At the time, authorities ruled the bride's death an accident. However, prosecutors earlier this week called the 42-year-old case a homicide and pegged Rudd, a former Hoffman Estates patent attorney they contend staged the crash to cover up his wife's murder and collect on life insurance policies worth $120,000.


After Noreen Kumeta Rudd's body was exhumed in 2013, a Kane County coroner's office doctor ruled her death was a homicide from blunt force trauma. Rudd was extradited last week from his Texas home to face the Illinois murder charge.

Considered one of the foremost authorities on Illinois condominium laws, Rudd was nevertheless disbarred in 1994 in Illinois for engaging in unlawful, dishonest and fraudulent conduct.

Rudd has long been suspect, although never charged, in the unsolved 1991 killing of Tabak-Bodtke, who was shot four times in the head by someone police believe she knew.

Arlington Heights police said it was a 2012 review of the Tabak-Bodtke cold case that led authorities to reinvestigate Noreen Kumeta Rudd's death.

Tabak-Bodtke, 59, was found by her husband on the kitchen floor of their Arlington Heights townhouse on April 4, 1991, McCarthy said. She had hired Rudd to represent her in a lawsuit against her former business partner, said Cook County Assistant State's Attorney Maria McCarthy.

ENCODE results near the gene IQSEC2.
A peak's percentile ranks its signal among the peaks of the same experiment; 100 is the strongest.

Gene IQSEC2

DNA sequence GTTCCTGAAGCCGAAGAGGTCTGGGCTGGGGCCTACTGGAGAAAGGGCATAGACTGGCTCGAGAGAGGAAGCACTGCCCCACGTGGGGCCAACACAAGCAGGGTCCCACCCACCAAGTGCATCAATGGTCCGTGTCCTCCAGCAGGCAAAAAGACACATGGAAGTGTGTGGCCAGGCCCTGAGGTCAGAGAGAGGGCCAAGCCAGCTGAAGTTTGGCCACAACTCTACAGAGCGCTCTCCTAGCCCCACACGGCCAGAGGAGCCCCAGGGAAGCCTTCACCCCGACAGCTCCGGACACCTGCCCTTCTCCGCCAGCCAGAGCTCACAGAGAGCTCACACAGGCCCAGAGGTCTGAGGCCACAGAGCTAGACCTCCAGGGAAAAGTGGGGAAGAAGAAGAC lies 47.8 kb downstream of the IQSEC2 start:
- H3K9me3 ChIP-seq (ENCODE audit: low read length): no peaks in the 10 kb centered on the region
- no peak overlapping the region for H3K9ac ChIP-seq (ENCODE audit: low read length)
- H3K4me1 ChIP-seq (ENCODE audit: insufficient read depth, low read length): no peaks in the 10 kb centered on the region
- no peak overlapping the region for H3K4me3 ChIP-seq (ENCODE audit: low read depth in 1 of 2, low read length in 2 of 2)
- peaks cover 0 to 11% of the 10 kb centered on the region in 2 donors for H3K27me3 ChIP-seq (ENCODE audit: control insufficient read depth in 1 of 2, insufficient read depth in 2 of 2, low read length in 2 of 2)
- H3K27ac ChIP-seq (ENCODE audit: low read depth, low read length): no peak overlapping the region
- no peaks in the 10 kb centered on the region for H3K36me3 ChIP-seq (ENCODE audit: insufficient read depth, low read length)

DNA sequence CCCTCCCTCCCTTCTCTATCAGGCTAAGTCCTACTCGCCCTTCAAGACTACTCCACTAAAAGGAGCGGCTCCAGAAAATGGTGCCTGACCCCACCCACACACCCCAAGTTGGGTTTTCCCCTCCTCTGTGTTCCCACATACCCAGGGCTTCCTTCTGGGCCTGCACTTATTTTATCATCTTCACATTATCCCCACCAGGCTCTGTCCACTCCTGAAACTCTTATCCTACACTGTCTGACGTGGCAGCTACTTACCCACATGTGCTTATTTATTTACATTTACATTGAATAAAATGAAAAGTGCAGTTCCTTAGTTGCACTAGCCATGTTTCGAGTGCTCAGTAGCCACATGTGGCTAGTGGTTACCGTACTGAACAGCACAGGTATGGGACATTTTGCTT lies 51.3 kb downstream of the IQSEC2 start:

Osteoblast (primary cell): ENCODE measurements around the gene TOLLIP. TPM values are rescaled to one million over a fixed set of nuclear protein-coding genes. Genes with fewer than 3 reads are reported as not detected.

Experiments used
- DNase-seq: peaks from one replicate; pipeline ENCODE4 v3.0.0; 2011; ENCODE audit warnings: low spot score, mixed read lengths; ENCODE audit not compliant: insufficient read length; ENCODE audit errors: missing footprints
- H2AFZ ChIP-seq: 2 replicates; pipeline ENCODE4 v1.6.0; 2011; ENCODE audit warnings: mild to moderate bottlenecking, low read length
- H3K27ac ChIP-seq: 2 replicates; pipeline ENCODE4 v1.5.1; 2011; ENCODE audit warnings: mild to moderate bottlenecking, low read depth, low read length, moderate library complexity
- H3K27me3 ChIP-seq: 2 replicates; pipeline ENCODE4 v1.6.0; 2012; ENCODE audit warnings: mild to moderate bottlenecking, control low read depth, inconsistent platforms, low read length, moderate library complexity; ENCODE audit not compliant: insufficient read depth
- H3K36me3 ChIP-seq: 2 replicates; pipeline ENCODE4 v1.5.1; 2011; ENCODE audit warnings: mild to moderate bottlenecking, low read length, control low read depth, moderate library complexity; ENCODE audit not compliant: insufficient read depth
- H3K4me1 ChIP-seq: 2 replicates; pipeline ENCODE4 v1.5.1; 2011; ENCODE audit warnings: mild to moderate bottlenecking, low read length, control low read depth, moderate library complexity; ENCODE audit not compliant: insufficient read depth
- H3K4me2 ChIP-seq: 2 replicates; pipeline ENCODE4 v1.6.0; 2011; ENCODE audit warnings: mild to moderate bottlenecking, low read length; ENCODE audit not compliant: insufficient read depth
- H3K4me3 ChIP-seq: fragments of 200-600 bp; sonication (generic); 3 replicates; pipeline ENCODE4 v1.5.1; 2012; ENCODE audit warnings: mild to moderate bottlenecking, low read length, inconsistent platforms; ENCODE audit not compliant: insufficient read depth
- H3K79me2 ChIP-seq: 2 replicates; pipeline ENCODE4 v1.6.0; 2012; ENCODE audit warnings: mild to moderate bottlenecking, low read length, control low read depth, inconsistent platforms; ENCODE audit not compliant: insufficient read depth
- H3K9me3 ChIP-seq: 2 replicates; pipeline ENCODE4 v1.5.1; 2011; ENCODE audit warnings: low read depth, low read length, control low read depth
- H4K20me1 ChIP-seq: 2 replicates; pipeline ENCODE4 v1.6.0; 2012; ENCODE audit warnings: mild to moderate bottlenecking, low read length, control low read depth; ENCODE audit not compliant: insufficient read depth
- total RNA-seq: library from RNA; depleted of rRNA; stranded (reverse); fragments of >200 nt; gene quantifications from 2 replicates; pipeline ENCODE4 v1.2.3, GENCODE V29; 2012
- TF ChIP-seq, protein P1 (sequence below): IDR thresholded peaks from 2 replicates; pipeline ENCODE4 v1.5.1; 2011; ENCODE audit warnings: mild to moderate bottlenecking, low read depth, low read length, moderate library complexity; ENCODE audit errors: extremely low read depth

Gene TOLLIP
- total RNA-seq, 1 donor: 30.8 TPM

Prosecutors said Rudd told Tabak-Bodtke he had settled her case for several hundred thousand dollars. But after he failed to deposit the funds in her account, Tabak-Bodtke threatened to report him to the Illinois Attorney Registration and Disciplinary Commission, where several other clients had lodged similar complaints against Rudd, McCarthy said.

McCarthy presented details about the Tabak-Bodtke case at Rudd's hearing Thursday over the defense attorney's unsuccessful objection. She said neighbors saw Rudd's white compact car with the vanity license plates "MR CONDO" at Tabak-Bodtke's home the day she was killed.

"This defendant is diabolical," McCarthy said. "He is a sociopath."

Grace criticized prosecutors for attempting to blend two "half cases" against Rudd into one. He said prosecutors won't reveal whether a Cook County grand jury declined to indict Rudd after receiving the Tabak-Bodtke case in the '90s.

"I know my client testified at the grand jury," Grace said. "He didn't run, didn't assert the 5th Amendment. He testified and they didn't charge him."

Grace said Rudd moved to Texas not to escape wrongdoing in Illinois, but because of family ties. He said Rudd, who has had several wives and fathered nine children, most recently worked as a chief scientist directing research and development for a company involved in stem cell research.

"I believe his last wife and him got divorced back in 2009," Grace said. "He's been suffering through a lot of medical issues, so I think that's what he's been concentrating on."

If convicted, Rudd faces a minimum of 14 years in prison under 1973 sentencing guidelines.

Stephanie Tabak, 56, of Arlington Heights, said her family is grateful village police are on her mother's cold case. She said she kept in touch with Arlington Heights authorities over the years.

"They did an absolutely wonderful job investigating Noreen's case," she said. "They haven't given up."